Tuesday, February 23, 2010

Nebraska- 4 Reasons to Visit Ash Hollow

Most of the pioneers followed the Oregon Trail, which followed the Platte River through Nebraska, as their route to the West. Generally, they would travel on the south side of the river, according to “Platte River/ Ash Hollow.” The river split in west central Nebraska into the North and South Platte. The pioneers needed to cross the Platte and begin following the north branch, because the south branch came to a dead end, in Colorado.

Ash Hollow

. The pioneers usually chose to cross the Platte River near Ash Hollow, outside of what is now Lewellen. They crossed there because even though the Platte was a mile wide, some years two miles wide, the water was only one or two feet deep.
As more pioneers traveled West, Ash Hollow became a favorite rest area

Water and Trees

Ash Hollow was named for the Ash trees and fresh water left in an area hollowed out by erosion. The descent to Ash Hollow was steep, and the wagons had to be lowered by rope to the bottom of the hollow. The brave travelers hadn’t tasted fresh water or seen trees in two or three weeks, and the fresh water and shade awaiting them made the work worth the effort. They usually decided to linger a day two.

Violent Past

Ash Hollow was not always a peaceful place to rest, says “Battle of Ash Hollow.” In the early fall of 1854 Sioux Indians were camped near Ft. Laramie, Wyoming and a pioneer accused a brave of stealing one of his cows. A Lieutenant, and some soldiers, went to the camp to arrest the alleged thief. There was a confrontation, fighting broke out and the soldiers were killed.

For revenge the United States War Department commissioned 600 soldiers to track down the Sioux responsible for the killings. In 1855 the soldiers found 250 of the Sioux camped outside Ash Hollow, opened fire and killed 80 of them, including women and children. After the encounter the Calvary skirted the area, for safety purposes, but the Sioux never retaliated.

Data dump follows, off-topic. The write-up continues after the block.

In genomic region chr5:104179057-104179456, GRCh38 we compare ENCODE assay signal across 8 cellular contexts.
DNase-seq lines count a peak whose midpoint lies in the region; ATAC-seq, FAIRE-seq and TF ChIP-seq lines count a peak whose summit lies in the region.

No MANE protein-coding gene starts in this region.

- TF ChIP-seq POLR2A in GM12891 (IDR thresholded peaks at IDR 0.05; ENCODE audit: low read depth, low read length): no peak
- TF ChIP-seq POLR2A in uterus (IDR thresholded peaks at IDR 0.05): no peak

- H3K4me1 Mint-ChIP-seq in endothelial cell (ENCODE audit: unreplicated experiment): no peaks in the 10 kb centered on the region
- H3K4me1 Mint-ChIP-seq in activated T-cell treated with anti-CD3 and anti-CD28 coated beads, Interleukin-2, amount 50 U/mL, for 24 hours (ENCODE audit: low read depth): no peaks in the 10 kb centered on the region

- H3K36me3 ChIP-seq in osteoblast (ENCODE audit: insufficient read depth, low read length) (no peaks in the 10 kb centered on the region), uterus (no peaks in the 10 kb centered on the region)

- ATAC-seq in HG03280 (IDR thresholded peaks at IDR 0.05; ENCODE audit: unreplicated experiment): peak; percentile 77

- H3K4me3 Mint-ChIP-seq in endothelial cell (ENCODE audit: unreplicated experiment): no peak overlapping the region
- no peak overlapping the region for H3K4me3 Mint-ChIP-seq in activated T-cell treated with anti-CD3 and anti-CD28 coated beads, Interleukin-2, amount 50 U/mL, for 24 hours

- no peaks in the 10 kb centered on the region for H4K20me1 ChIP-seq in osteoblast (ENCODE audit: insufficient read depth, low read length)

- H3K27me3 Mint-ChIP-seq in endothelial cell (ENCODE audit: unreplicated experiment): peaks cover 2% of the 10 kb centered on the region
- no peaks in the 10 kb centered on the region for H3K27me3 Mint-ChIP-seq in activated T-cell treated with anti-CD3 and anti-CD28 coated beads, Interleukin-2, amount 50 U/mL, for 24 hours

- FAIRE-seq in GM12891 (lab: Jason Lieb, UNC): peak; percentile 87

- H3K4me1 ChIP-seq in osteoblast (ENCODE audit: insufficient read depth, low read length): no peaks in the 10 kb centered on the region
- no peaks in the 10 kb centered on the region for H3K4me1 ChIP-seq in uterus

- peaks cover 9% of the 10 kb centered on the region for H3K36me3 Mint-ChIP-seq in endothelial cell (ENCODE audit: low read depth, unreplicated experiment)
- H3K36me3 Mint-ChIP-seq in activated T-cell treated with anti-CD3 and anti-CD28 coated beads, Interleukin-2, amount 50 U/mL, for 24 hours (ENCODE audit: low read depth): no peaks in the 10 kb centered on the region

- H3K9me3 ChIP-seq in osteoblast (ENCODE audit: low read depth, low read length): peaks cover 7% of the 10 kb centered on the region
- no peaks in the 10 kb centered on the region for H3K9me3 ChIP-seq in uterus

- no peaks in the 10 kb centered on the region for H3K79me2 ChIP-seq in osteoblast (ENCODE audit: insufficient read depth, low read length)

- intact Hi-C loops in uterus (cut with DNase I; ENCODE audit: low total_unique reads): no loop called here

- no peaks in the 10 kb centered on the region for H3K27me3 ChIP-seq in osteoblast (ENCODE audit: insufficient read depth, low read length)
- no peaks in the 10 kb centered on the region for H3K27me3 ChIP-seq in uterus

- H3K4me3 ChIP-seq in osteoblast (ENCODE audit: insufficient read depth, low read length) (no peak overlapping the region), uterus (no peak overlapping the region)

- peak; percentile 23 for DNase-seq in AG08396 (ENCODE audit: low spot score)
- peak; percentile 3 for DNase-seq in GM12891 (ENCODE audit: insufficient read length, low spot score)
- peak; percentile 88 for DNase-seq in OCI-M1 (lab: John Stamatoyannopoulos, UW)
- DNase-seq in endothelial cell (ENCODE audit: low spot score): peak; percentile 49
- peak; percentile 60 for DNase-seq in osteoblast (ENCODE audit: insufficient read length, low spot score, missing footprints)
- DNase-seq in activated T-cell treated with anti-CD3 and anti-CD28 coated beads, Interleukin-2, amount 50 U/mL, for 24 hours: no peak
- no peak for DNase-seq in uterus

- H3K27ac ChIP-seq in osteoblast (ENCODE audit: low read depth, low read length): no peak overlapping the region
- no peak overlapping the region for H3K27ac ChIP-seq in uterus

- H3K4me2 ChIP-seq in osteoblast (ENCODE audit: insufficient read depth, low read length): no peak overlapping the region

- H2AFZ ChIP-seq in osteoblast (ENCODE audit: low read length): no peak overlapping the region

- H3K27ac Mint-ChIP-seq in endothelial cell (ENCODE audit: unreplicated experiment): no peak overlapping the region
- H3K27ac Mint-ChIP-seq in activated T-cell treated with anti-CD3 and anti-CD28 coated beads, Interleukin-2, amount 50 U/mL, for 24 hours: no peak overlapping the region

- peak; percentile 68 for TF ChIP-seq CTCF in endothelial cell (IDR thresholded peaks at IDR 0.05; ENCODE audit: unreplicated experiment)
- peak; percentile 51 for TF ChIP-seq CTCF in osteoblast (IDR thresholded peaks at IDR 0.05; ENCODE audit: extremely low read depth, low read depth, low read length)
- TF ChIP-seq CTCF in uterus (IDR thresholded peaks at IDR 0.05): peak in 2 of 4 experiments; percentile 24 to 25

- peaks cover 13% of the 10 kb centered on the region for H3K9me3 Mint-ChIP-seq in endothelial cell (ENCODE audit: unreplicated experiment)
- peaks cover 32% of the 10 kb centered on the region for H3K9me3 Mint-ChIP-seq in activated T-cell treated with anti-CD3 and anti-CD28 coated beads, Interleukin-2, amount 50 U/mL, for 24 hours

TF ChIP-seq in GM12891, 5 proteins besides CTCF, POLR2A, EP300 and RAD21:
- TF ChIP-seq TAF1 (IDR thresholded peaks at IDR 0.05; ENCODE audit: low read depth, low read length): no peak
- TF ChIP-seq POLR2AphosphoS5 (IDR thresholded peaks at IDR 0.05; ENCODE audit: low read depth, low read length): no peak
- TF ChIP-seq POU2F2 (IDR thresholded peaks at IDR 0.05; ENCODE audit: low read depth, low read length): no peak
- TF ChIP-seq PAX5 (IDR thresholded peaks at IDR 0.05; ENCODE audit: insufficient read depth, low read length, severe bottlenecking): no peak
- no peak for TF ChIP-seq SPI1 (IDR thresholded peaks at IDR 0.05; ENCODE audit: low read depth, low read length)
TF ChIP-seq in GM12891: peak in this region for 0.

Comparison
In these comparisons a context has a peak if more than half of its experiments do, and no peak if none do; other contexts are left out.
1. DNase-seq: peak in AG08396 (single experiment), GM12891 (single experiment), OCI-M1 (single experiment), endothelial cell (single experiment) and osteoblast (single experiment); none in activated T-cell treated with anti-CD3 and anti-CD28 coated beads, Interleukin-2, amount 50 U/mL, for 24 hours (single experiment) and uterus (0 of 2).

An interesting sidelight is famed warrior Crazy Horse, as a child, was one of the 250 Sioux who lived through the massacre. Legend says that at that time he saw a vision of his future warrior status.

State Historical Park

Today, the Ash Hollow State Historical Park comprises 1000 acres, according to “Ash Hollow.” The Park includes a visitor’s center, an archeological cave and the spring water that attracted soldiers, Indians and pioneers. The Park also includes a hiking trail to the hill where the wagons were lowered by rope, and there you will see wheel tracks scarred into the side of the hill. Wheel ruts can also be seen at the bottom of the hollow.

The archeological cave contains evidence of four cultures residing there, over a period of 1500 years.

The Oregon Trail: Platte River/Ash Hollow: isu.edu
NationMaster.com: Battle of Ash Hollow: statemaster.com
GardenCoNe.com: Ash Hollow: gardencone.com

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